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SYRACUSE - Early in the 2005 fiscal year, new loan guarantees are flying fast and furiously out of the Syracuse district office of the U.S. Small Business Administration (SBA).

The total number of loans approved by the Syracuse district in October was nearly 70 percent greater than the all-time, monthly high volume in October of last year. The trend continued in November, too. Through Nov. 22, the district helped local banks award a total of 236 loans to small businesses, up dramatically from 119 in 2004.

Of the 236 loans guaranteed by SBA's Syracuse district office, 221 were part of the flagship 7(a) loan-guarantee program, which provides up to $2 million to small businesses seeking money to expand or start businesses. The 7(a) program is a popular source of longterm loans for small businesses which can't obtain conventional, bank financing on favorable terms. The remainder were "504" loans that Usually go to much larger companies for brick-and-mortar construction work. The Syracuse district covers 34 upstate New York counties. The SBA approved 29 loans in Onondaga County alone through Nov. 22.

District Director Bernard J. Paprocki says there are various reasons for the increased demand for loans in the new fiscal year. One is that small businesses are filling the gaps for goods and services in the marketplace that are left in the wake of larger businesses downsizing

or closing. The Syracuse district has seen its greatest demand for 7(a) loans from small, home-based businesses.

"A number of home-based businesses only need computers and working capital," said Paprocki.

Recognizing this trend, local banks are now tapping more strongly into what Paprocki calls a "growth market." Charter One Bank, for example, has taken a "180-degree turn in philosophy," since its acquisition by Citizens Bark Paprocki said. Although Citizens Bank was second in the nation behind Bank of America in granting smallbusiness loans through SBA last year, Charter One rarely entered the small-business loan field. Charter One is now following the lead set by Citizens.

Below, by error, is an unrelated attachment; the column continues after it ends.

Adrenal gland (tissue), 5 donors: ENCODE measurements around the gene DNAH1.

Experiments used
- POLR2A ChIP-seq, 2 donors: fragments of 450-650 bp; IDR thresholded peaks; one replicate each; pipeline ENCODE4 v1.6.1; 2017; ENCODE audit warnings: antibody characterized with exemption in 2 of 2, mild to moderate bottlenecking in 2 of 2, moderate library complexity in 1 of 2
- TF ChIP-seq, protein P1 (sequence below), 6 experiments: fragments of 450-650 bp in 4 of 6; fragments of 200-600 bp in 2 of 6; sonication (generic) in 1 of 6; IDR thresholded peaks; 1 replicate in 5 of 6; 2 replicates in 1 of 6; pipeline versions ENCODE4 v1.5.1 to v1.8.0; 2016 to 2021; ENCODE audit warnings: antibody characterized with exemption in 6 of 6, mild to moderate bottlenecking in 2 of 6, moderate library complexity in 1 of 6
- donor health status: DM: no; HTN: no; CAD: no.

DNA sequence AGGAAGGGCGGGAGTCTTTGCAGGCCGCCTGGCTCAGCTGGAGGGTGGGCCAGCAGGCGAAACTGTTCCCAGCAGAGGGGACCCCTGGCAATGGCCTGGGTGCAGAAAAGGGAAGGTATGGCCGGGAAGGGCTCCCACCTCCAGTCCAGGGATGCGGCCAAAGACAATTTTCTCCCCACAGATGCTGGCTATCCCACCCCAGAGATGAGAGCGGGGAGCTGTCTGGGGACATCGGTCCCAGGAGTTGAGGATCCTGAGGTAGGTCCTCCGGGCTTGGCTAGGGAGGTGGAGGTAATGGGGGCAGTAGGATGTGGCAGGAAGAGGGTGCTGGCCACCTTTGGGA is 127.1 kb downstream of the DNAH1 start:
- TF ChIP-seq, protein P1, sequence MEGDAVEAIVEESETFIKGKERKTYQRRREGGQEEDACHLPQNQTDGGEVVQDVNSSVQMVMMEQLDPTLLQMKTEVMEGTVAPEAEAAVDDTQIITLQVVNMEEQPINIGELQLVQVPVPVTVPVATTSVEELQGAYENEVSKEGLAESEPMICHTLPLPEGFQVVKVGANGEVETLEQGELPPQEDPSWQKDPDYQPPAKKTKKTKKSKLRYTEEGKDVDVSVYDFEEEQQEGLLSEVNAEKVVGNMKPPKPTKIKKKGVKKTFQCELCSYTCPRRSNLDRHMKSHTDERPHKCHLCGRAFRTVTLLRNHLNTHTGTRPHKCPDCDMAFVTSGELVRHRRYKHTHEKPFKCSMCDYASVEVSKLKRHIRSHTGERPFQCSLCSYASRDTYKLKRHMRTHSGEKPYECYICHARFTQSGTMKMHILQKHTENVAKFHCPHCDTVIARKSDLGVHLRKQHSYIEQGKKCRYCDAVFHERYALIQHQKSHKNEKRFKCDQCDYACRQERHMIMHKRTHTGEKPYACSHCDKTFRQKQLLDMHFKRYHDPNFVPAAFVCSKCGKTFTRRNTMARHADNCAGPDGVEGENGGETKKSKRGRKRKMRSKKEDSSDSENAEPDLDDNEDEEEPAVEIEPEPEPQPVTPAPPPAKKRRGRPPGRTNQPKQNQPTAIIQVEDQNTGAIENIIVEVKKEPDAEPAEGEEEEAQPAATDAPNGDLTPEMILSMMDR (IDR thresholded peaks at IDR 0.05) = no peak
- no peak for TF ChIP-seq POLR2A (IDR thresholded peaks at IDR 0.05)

"Banks are recognizing that there's a huge marketplace for lending amounts below $50,000, and more [home-based businesses] are getting financing," Paprocki explained. "Banks are lending to truly small businesses."

And the final-reason for the SBA's increase in loan approvals? The old familiar cliche -"It's the economy, stupid."

"You might hear about plant closings, but the bigger picture isn't being accurately reported by the media," Paprocki said. "Small business is growing and expanding, producing a record level of job creation. That wouldn't happen if the economy was going downhill."

He also credits the SBA with doing a better job of marketing its loanguarantee program to small businesses, thus stimulating greater demand.

The growth has also come despite the fact that fees for borrowers and lenders in the 7(a) loan program were increased on Oct. 1, in some cases by as much as 100 percent. Then in late November Congress passed a bill, eliminating $79 million in subsidies for the 7(a) program. The measure means the higher fees that went into effect in October will remain in place.

Copyright Central New York Business Journal Dec 10, 2004
Provided by ProQuest Information and Learning Company. All rights Reserved


 
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